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Sugarcane Beetle, Euetheola humilis



Authors as Published

Authored by Benjamin Aigner, Katlyn Catron, Sudan Gyawaly, Curt Laub, and Roger Youngman, Department of Entomology, Virginia Tech


The sugarcane beetle, Euetheola humilis Burmeister, also known as the rough-headed corn stalk beetle, is native to the United States. It is a sporadic nuisance and agricultural pest affecting several crops across the southeastern U.S., from west Texas to Florida, and extending north to southern Ohio and Maryland (Billeisen and Brandenburg 2014). This beetle belongs to the rhinoceros beetle subfamily (Dynastinae) within the family Scarabaeidae.

Although the sugarcane beetle is typically an occasional pest due to generally low population levels, outbreaks can cause significant damage to crops and personal property. Occasionally, populations reach high enough densities to become a nuisance pest in human population centers, where beetles are drawn to artificial lights at night (Layton 2009). In the South, when populations reach extremes, it has been reported to damage buildings, vehicles, and other property by burrowing into materials such as caulk or rubber used to seal cracks (Smith et al. 2015).


Sugarcane beetle is a stout dome-shaped beetle about ½ in. (13 mm) long (Figure 1). The beetle is dull black with dots on its thorax and finely dotted lines on its wing covers that run lengthwise. The forelegs of the beetle are mole-like (fossorial) and are used for digging through the soil. The eggs are oval, white, smooth and about .078 in. (2 mm) in diameter when fully developed. The larvae are called white grubs, like other scarabs. The grubs have a white body, red head capsule and six yellowish legs. The mature grubs are about 1¼ in. (32 mm) long and curl to a C-shape when disturbed. The pupa is about ¾ in. (19 mm) in length and is white initially, but becomes pale brown as it matures (Billeisen and Brandenburg 2014).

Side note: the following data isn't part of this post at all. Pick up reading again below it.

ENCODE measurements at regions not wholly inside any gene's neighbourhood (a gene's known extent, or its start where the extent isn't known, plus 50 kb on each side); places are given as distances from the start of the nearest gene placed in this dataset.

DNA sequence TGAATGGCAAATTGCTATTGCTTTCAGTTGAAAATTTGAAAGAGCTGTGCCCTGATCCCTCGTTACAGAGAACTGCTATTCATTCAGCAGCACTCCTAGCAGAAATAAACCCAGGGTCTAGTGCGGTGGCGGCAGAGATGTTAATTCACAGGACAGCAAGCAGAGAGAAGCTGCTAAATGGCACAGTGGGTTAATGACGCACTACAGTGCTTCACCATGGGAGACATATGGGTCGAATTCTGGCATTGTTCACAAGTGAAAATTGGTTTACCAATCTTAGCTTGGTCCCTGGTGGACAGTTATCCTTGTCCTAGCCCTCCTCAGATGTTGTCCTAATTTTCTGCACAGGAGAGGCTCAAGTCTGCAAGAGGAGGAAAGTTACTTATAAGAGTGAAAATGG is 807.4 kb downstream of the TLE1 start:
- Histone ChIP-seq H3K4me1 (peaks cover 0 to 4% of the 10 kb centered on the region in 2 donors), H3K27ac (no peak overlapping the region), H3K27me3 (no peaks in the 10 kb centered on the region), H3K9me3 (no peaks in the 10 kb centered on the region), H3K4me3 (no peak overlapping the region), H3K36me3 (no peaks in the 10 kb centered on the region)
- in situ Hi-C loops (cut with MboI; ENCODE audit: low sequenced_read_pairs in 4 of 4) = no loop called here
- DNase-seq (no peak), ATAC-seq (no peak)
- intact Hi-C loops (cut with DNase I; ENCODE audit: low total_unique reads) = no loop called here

A close up of the sugarcane beetle, dorsal view.
Figure 1. Fig 1. Sugarcane beetle (Euetheola rugiceps) adult. Photo: Sam Kieschnick,

Life Cycle

Sugarcane beetle completes one generation per year and overwinter as adults. Most plant damage is caused by adults, which become active in late April or early May as temperatures rise in Virginia. Adults may remain in the same field or fly to other areas depending upon the availability of food. They mate and lay eggs singly or in clusters of 3-4 in the soil.

Eggs are typically laid in early June, and hatch in about 2 weeks. The grubs are commonly found in midsummer and take about 2 months to fully mature. The pupal stage lasts for about 2 weeks with adult emergence in mid-September (Billeisen and Brandenburg 2014).

Host plants

Sugarcane beetle is an economically important pest of corn, sugarcane, rice, sweetpotato, and turfgrass. It has also been reported to cause damage in strawberry, cotton, rose, and wild grasses (Smith et al. 2015). Sugarcane beetles have population cycles that are not fully understood. Most years, they are not significant pests, but occasionally, their populations surge, causing substantial agricultural losses.


Sugarcane beetle is widely distributed throughout the southeast U.S., including Louisiana, Mississippi, Texas, Florida, Alabama, Arkansas, Tennessee, Kentucky, Georgia, South Carolina, and North Carolina (Smith et al. 2015). Damage to turfgrass has been reported as far north as Maryland and Ohio (Brandenburg and Freeman 2012). In Virginia, it mainly occurs in the eastern part of the state (Phillips and Fox 1924).


Sugarcane beetle larvae (grubs) feed on decaying plant material and the roots of grasses or weeds and will occasionally consume turfgrass roots when populations are high enough (Layton 2009, Billeisen and Brandenburg 2014).